Tuesday, 10 August 2010

A book for Ramadan

My last post was about learning about other cultures through books, and the book that I've learned most from in recent months has been Boy vs Girl by Na'ima B Robert.
Na'ima's book wasn't teaching me about far-away countries though, but about people I see every day, British Muslims.
One of the things that has shocked me about returning to live in the UK has been the amount of blatant Islamophobia expressed in the media. Just in the last week I've read snide comments about halal meat being on offer in London schools, seen an item on television in which white Christian school children were completely negative about sharing a classroom with Muslim teens, and then there was this article in the Independent, in which the writer's rhetoric was breathtakingly, unashamedly offensive. I wrote a response in the Jewish Chronicle here.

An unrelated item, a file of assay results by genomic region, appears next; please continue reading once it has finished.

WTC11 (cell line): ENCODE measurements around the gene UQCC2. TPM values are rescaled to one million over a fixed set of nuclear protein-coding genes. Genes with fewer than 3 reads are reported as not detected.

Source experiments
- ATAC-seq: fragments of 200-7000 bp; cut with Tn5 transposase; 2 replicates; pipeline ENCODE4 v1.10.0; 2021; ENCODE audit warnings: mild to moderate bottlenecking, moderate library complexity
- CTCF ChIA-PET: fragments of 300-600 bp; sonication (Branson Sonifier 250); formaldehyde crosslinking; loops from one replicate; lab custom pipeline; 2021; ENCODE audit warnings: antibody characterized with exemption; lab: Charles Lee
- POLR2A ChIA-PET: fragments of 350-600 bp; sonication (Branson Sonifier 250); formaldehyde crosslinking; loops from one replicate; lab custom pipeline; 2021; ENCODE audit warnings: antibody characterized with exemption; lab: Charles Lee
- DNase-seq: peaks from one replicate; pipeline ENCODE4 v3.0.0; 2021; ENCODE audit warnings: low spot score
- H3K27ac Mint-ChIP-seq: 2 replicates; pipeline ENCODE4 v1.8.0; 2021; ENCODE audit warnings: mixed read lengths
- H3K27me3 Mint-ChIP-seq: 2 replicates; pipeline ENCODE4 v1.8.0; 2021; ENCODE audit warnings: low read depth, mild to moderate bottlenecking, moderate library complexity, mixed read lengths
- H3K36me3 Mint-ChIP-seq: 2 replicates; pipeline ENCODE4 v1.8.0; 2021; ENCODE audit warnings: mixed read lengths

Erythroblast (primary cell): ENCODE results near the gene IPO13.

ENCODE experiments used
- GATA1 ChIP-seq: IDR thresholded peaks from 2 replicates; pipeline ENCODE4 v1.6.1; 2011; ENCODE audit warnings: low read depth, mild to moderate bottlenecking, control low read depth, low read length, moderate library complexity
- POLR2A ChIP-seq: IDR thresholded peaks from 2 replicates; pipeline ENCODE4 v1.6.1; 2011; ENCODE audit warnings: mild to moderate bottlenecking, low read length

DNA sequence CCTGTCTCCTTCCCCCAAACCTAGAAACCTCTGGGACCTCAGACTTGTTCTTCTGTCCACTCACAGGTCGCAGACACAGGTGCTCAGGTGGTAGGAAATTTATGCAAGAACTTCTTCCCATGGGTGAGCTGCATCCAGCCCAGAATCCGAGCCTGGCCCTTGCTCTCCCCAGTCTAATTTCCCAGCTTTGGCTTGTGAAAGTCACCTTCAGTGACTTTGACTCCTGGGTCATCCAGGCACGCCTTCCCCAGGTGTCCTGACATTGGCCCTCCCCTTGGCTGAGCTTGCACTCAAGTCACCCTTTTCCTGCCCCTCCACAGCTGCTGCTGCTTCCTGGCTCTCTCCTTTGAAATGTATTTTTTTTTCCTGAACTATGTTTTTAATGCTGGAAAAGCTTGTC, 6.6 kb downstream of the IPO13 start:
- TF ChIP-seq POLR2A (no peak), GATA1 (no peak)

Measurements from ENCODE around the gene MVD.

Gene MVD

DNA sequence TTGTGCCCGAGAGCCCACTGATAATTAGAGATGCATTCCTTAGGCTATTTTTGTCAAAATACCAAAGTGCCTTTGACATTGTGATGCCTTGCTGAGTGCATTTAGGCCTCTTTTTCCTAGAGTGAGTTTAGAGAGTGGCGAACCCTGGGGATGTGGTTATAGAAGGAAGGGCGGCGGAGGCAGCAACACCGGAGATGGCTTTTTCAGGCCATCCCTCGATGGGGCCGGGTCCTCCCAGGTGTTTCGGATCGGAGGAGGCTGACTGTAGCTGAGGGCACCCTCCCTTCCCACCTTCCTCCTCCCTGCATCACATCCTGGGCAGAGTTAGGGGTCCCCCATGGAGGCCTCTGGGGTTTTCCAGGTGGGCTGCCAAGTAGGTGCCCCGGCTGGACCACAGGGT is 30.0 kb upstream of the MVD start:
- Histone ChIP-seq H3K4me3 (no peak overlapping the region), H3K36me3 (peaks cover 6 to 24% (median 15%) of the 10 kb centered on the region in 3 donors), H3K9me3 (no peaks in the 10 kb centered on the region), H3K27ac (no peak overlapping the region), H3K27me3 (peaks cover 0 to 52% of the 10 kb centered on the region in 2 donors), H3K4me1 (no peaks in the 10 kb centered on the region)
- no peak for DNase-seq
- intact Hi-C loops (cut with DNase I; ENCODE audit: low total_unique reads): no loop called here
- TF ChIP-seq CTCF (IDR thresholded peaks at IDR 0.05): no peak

So, in these bigoted and ignorant times, hurray for a writer who reaches out and portrays a faith and a culture as well as Na'ima does. Boy vs Girl is set around the Islamic Ramadan period of fasting and prayer - a period that is just about to begin - and it focusses on a girl's spiritual journey as much as her romantic life - a slant that is so unusual in teen fiction that it made me think a lot about the narratives that we writers offer young women.
As I was reading it I noticed so many similarities with my Jewish family, and I learned a great deal about Islam and Pakistani culture, but never felt that the story was overtaken by the message. Na'ima has a way with description that makes you feel as though you are right there in the kitchen, school or mosque with her characters.